Title IX turns 40

I grew up before there was Title IX, graduating from high school the year before Title IX became law. What was it like back then (okay, way, way back then) for girls and women in average small town America? Where I lived, there were no high school sports for girls. If you wanted to “play” a sport, you could be a cheerleader. Except, you had to be cute, little, peppy and popular. That left out me, and most everyone else.

What to wear? There was very little sports apparel made for women. No sport’s bras  – not invented until 1975, and not perfected until much later. No athletic shoes – unless you count good old canvas sneakers, aka Keds. The only women’s sport’s apparel widely available (besides those darn cute cheerleader outfits) were for sports that highlighted individual women, who needed to look good while playing. You know – tennis, golf, swimming. Individual sports that required fancy equipment and lessons, so not open to just anyone.

Even though many of us did not benefit from Title IX in childhood, we all benefit today. Now women’s athletic gear is widely available to everyone, from  the pros to the weekend warriors. I even have a women’s specific bike AND a women’s specific tire pump. Women can compete in most sports in the professional and amateur levels. Women are no longer relegated to just being peppy cheerleaders, that is, unless they want to.When you watch the Olympics this year, think about the US women competitors who benefited from Title IX.

Huffygirl, all decked out in women’s athletic gear


Olympic Wrap-up

We’ve spent the last two weeks watching athletes do things that most of us cannot imagine doing, and some that we wonder why anyone WOULD do them. As the olympics draw to a close, these questions remain.

Why do bobsledders not wear socks? Did they evaluate their outfits and decide they were too cumbersome? “These socks are really slowing us down!”

How can Scotty Hamilton be so positive and enthusiastic year after year? While some find him corny, I always enjoy his cheery and upbeat commentary and his genuine delight when skaters stick a jump.

Were the olympics more interesting during communism? I’ve heard others raise this point over the last two weeks, and the consensus seems to be a resounding “YES.” When athletes battled economic hardship and persecution to train and compete, their performance seemed to stand for something. Now athletes from the  former communist countries live and train in the US. It doesn’t seem like they even belong to the countries they represent. For Americans, the victory of conquering communism and fascism, at least in sport if not in life, was fulfilling. “Miracle on Ice” thirty years ago, was more than just a hockey game to us. It was a theme that united us all and still resonates today.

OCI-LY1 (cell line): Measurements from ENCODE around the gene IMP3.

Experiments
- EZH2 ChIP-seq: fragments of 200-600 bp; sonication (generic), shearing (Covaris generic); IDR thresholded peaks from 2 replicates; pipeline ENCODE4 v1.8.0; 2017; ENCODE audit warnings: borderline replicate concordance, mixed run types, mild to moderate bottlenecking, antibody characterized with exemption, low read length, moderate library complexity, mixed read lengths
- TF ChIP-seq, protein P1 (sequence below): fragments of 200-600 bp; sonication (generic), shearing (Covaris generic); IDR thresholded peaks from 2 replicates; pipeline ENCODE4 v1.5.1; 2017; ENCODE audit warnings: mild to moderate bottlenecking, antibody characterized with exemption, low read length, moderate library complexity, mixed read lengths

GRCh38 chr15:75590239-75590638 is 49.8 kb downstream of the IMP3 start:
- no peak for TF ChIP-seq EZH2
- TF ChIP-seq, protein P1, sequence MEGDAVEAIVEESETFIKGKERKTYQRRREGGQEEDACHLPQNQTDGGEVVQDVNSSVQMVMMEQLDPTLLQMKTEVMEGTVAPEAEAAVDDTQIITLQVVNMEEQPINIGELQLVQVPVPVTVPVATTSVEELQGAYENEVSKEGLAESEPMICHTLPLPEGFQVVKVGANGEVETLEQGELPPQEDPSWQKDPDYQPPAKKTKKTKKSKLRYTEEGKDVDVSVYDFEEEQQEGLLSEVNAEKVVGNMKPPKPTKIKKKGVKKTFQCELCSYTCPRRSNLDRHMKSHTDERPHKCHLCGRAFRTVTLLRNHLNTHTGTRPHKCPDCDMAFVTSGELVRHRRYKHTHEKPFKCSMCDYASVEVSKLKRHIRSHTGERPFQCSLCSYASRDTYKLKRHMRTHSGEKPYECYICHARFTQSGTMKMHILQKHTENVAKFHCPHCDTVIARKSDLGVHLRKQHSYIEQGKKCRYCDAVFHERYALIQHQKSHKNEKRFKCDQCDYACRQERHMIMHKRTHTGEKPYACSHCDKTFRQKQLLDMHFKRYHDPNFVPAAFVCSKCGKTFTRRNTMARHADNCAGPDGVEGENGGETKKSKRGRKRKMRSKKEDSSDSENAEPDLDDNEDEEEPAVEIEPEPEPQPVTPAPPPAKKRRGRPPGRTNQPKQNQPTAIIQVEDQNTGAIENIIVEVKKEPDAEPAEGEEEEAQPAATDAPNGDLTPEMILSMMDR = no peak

Which raises another issue – why do we pretend that athletes are representing a particular country when they don’t even live there? Case in point – two pairs skaters who were US born and raised, “representing Japan” because their mother is Japanese? Can’t Japan muster up their own talent, or are they too busy making defective cars to care?

Why do we continue to pretend that curling is a sport and that anyone is interested in it? C’mon – it’s shuffle board on ice and just about as exciting.

Were the olympics more interesting when more athletes were doping? While dangerous, unhealthy and not advocated here, the doping accusations and scandal provided soap-opera-like drama and intrigue, which, admit it, we all love.

Are the current group of athletes so uninteresting that we had to bring in Michael Phelps? Olympic coverage is famous for adding poignant back-stories and interviews, but it was an insult to the winter athletes to bring in a summer athlete for a Bob Costas interview. How did he have any relevance? I thought Isobel the blind sled dog was more compelling, but again, had nothing to do with the olympics, unless they are planning to add blind dog sledding in 2014.

Is there any point to having cute olympic mascots and characters, other than selling smaller versions of same? Enough said.

Why did a city that often gets balmy weather in winter vie to host the winter olympics? When the olympics were ready to start with everything except the snow, Vancouver responded with “Hey, don’t blame us, we often get warm weather in the winter here.” Hmmm.

Would biathlon be more interesting if it had a cooler name? How about “target skiing” or “cross-country snipers?” While I appreciate the concept that it’s difficult to go from heart-pumping skiing to precision target shooting, the name sounds like a disease.

Why did we wait so long to add cool sports like snow cross and ski cross?

Does any one else think Apollo Ohno is less captivating since he’s been on “Dancing with the stars?” He’s gone from bad-boy speed skater to prom king in my book.

These questions and others may remain unanswered, at least until 2014 when we again hear (cue olympic music) dum, dum, dah dum dum dum dum…